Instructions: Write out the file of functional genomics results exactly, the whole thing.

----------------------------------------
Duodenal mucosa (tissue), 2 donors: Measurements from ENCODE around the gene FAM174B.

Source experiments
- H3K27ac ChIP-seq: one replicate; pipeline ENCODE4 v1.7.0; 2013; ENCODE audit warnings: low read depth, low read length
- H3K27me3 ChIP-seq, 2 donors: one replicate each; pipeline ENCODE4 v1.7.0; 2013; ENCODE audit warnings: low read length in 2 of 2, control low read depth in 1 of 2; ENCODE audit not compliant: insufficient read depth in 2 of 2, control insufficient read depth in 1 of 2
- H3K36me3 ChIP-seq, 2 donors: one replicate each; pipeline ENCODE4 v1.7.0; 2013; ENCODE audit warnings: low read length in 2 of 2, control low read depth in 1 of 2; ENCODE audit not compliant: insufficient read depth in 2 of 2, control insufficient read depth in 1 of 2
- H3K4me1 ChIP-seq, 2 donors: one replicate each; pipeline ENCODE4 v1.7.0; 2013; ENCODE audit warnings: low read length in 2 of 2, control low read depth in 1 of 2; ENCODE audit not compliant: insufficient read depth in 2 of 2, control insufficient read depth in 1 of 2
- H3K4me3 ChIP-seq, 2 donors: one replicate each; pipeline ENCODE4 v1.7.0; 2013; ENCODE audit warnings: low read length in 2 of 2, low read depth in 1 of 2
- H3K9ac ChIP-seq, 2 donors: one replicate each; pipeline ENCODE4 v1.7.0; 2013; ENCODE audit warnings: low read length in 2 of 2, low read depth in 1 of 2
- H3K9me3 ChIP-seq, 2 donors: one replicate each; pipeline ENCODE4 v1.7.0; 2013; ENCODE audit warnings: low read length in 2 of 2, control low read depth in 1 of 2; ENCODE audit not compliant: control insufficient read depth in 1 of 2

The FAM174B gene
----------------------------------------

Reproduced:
Duodenal mucosa (tissue), 2 donors: Measurements from ENCODE around the gene FAM174B.

Source experiments
- H3K27ac ChIP-seq: one replicate; pipeline ENCODE4 v1.7.0; 2013; ENCODE audit warnings: low read depth, low read length
- H3K27me3 ChIP-seq, 2 donors: one replicate each; pipeline ENCODE4 v1.7.0; 2013; ENCODE audit warnings: low read length in 2 of 2, control low read depth in 1 of 2; ENCODE audit not compliant: insufficient read depth in 2 of 2, control insufficient read depth in 1 of 2
- H3K36me3 ChIP-seq, 2 donors: one replicate each; pipeline ENCODE4 v1.7.0; 2013; ENCODE audit warnings: low read length in 2 of 2, control low read depth in 1 of 2; ENCODE audit not compliant: insufficient read depth in 2 of 2, control insufficient read depth in 1 of 2
- H3K4me1 ChIP-seq, 2 donors: one replicate each; pipeline ENCODE4 v1.7.0; 2013; ENCODE audit warnings: low read length in 2 of 2, control low read depth in 1 of 2; ENCODE audit not compliant: insufficient read depth in 2 of 2, control insufficient read depth in 1 of 2
- H3K4me3 ChIP-seq, 2 donors: one replicate each; pipeline ENCODE4 v1.7.0; 2013; ENCODE audit warnings: low read length in 2 of 2, low read depth in 1 of 2
- H3K9ac ChIP-seq, 2 donors: one replicate each; pipeline ENCODE4 v1.7.0; 2013; ENCODE audit warnings: low read length in 2 of 2, low read depth in 1 of 2
- H3K9me3 ChIP-seq, 2 donors: one replicate each; pipeline ENCODE4 v1.7.0; 2013; ENCODE audit warnings: low read length in 2 of 2, control low read depth in 1 of 2; ENCODE audit not compliant: control insufficient read depth in 1 of 2

The FAM174B gene